average of 3.3. Hakeem scored 33.0 ppg in the '95
            playoffs, so it's not like he was sacrificing his
            shots.

            I'm not sure if the spike in assists is most
            responsible for the championships, but I don't think
            it can be ignored. Especially considering that star
            players who aren't point guards, but possessed
            good-to-great passing skills like Russell, Barry,
            Walton, Bird and Jordan tended to win championships.
            Sometimes the the most clutch thing for a player to do
            is to get his teammates involved.

            btw, I don't mean to knock West as non-clutch. HIs
            Laker teams lost three game sevens to the Celtics by a
            total of seven points. There had to be some bad luck
            involved in all that.

            Ed Weiland

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          • harlanzo@yahoo.com
            When considering clutch it seems weird to think about players actually improving over how they would in normal (nonpressure) situations. Rather, it seems to
            Message 5 of 19 , Dec 2, 2001
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              When considering clutch it seems weird to think about players
              actually improving over how they would in normal (nonpressure)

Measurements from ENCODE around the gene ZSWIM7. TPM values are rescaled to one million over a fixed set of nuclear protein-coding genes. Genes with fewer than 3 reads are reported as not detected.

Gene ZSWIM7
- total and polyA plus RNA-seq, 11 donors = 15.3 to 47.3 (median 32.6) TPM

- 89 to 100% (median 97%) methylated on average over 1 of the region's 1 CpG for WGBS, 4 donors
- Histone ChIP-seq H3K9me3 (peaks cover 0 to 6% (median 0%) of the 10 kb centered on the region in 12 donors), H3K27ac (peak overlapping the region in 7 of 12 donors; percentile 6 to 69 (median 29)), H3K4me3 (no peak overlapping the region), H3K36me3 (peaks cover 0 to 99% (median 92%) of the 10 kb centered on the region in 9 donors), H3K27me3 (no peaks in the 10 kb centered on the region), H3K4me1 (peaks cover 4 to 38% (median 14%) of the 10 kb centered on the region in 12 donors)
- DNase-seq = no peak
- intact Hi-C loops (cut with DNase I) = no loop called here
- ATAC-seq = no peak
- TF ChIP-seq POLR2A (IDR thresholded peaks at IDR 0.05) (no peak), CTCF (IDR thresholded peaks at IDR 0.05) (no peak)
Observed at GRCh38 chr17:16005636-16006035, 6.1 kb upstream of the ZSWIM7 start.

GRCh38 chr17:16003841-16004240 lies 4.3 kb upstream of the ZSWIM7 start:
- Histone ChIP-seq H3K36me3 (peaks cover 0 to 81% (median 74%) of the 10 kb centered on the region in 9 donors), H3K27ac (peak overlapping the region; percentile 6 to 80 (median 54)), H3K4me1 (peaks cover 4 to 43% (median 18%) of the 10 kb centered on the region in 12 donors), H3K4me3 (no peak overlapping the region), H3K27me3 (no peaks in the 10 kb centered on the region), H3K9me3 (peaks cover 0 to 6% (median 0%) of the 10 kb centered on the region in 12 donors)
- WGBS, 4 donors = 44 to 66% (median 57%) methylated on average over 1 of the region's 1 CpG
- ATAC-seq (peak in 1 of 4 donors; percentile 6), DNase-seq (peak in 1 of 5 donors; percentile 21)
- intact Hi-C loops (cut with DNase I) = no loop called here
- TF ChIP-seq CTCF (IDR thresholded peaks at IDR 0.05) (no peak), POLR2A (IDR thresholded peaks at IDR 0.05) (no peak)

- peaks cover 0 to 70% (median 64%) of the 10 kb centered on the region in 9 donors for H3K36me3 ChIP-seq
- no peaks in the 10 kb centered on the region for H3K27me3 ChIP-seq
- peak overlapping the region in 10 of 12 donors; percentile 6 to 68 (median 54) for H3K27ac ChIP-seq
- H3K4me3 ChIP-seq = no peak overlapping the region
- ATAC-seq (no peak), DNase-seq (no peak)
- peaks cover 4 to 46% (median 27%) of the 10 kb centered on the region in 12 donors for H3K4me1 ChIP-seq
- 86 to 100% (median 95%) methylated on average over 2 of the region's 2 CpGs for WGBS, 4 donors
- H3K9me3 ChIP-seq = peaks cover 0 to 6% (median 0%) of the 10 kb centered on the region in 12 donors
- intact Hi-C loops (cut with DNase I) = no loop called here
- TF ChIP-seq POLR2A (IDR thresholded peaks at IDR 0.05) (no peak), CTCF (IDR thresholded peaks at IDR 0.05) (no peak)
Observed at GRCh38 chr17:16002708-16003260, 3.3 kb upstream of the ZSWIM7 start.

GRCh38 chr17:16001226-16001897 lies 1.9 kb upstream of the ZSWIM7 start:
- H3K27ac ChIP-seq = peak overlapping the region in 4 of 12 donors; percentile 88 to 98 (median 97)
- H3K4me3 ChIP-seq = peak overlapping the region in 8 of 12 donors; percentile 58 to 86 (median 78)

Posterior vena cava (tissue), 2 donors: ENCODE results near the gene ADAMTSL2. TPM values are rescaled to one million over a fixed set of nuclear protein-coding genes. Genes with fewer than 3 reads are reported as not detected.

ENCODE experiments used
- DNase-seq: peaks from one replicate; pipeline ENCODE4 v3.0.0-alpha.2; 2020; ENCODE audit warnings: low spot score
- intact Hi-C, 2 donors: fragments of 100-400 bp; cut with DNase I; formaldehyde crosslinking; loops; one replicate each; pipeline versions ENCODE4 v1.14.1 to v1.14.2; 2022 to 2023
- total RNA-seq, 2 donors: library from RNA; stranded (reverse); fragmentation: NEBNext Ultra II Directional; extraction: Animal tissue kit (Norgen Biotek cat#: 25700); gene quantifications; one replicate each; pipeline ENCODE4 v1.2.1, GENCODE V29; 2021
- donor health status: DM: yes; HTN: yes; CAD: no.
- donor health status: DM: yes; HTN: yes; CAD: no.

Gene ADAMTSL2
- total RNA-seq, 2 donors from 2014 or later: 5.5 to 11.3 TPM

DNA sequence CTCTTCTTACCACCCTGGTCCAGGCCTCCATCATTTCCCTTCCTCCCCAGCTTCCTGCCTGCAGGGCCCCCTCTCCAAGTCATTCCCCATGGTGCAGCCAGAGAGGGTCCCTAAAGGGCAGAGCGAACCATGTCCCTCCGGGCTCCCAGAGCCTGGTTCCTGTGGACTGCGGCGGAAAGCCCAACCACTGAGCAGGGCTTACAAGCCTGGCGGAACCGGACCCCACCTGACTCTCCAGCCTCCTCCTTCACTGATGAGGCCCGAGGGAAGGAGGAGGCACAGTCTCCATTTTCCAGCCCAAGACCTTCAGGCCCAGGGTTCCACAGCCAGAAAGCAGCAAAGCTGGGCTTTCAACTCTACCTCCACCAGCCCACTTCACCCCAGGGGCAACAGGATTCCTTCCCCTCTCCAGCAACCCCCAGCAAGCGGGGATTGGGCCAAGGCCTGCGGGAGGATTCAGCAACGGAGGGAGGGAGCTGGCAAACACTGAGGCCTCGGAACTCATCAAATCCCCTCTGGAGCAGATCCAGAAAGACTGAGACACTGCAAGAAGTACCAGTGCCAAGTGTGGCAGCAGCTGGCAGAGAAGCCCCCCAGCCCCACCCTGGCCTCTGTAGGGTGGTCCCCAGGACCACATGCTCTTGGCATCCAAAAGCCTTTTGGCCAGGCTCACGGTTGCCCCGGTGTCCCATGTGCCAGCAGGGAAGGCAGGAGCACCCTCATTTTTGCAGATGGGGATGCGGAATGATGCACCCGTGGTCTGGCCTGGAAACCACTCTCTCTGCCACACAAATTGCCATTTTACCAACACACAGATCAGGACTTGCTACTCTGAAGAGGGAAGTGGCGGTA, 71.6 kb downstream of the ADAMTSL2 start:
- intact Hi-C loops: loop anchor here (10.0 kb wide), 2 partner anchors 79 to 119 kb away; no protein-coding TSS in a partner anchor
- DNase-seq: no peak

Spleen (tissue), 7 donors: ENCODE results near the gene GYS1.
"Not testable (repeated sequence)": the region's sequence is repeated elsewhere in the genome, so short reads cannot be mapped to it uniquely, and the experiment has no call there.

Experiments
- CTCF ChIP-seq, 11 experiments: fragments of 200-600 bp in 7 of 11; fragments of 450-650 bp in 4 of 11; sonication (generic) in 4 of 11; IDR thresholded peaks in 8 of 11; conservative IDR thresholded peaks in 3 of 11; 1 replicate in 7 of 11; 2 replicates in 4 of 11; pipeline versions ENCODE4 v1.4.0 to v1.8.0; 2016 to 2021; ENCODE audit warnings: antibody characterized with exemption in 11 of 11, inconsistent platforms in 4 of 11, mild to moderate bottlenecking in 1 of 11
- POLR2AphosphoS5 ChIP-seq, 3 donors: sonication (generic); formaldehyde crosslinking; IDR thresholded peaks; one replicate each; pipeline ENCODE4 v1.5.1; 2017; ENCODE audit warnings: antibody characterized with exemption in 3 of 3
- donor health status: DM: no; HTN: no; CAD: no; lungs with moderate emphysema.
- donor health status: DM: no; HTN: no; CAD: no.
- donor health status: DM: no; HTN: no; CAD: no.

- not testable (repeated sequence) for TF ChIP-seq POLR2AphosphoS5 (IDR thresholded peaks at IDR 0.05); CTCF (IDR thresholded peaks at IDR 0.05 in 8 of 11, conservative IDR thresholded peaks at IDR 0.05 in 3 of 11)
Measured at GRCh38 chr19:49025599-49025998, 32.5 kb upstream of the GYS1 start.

situations. Rather, it seems to me that we might better define
              clutch by looking at who did not become worse in clutch situations.
              How you define clutch situations, incidentally, is a question I can't
              really answer.

              --- In APBR_analysis@y..., Ed Weiland <weiland1029@y...> wrote:
              >
              > --- "Michael K. Tamada" <tamada@o...> wrote:
              > >
              > > I would add that the notion that Mike Goodman and
              > > others have advocated,
              > > of looking at playoff games as clutch situations, is
              > > I think a good one,
              > > and the fact that West's FG% was as high in the
              > > playoffs as it was in the
              > > regular season is in itself a fairly remarkable, one
              > > might even say
              > > clutch, performance. Especially given that his
              > > scoring per game INCRASED.
              >
              >
              > Increased shooting could also be a case of a player
              > trying to shoulder too much of the load. It's
              > interesting that in West's case the season his team